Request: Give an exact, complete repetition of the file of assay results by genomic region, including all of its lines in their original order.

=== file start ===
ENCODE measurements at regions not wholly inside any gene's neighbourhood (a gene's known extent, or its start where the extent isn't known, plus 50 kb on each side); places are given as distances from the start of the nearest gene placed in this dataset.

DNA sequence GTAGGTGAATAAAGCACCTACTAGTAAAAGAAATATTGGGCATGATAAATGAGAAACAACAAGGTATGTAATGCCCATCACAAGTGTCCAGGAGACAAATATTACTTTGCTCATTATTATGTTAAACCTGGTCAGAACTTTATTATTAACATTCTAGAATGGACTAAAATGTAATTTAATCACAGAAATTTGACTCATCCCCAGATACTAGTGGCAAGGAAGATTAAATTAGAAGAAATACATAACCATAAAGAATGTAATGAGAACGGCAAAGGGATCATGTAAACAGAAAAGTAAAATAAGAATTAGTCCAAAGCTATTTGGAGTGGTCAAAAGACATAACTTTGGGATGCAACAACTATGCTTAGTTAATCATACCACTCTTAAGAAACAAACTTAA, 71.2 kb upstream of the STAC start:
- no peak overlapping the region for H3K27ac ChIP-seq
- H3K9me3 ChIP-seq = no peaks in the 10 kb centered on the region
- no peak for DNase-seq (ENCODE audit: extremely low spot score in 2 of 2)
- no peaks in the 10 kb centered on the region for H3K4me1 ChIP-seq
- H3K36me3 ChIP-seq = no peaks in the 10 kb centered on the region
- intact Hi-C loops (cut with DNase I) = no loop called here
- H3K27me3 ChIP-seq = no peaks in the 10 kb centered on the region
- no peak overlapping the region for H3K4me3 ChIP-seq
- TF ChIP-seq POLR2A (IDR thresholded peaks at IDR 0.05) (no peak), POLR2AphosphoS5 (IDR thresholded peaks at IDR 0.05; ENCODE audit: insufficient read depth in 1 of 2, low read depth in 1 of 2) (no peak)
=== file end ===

ENCODE measurements at regions not wholly inside any gene's neighbourhood (a gene's known extent, or its start where the extent isn't known, plus 50 kb on each side); places are given as distances from the start of the nearest gene placed in this dataset.

DNA sequence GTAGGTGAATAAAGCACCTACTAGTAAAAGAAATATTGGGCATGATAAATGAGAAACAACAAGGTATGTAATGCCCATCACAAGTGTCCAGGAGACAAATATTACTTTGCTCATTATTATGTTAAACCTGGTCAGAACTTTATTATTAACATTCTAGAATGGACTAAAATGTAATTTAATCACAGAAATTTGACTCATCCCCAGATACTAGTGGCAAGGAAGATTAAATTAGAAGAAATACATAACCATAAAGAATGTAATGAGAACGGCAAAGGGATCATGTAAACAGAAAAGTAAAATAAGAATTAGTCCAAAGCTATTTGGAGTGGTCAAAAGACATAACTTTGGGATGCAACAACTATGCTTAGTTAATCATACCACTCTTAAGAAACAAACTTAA, 71.2 kb upstream of the STAC start:
- no peak overlapping the region for H3K27ac ChIP-seq
- H3K9me3 ChIP-seq = no peaks in the 10 kb centered on the region
- no peak for DNase-seq (ENCODE audit: extremely low spot score in 2 of 2)
- no peaks in the 10 kb centered on the region for H3K4me1 ChIP-seq
- H3K36me3 ChIP-seq = no peaks in the 10 kb centered on the region
- intact Hi-C loops (cut with DNase I) = no loop called here
- H3K27me3 ChIP-seq = no peaks in the 10 kb centered on the region
- no peak overlapping the region for H3K4me3 ChIP-seq
- TF ChIP-seq POLR2A (IDR thresholded peaks at IDR 0.05) (no peak), POLR2AphosphoS5 (IDR thresholded peaks at IDR 0.05; ENCODE audit: insufficient read depth in 1 of 2, low read depth in 1 of 2) (no peak)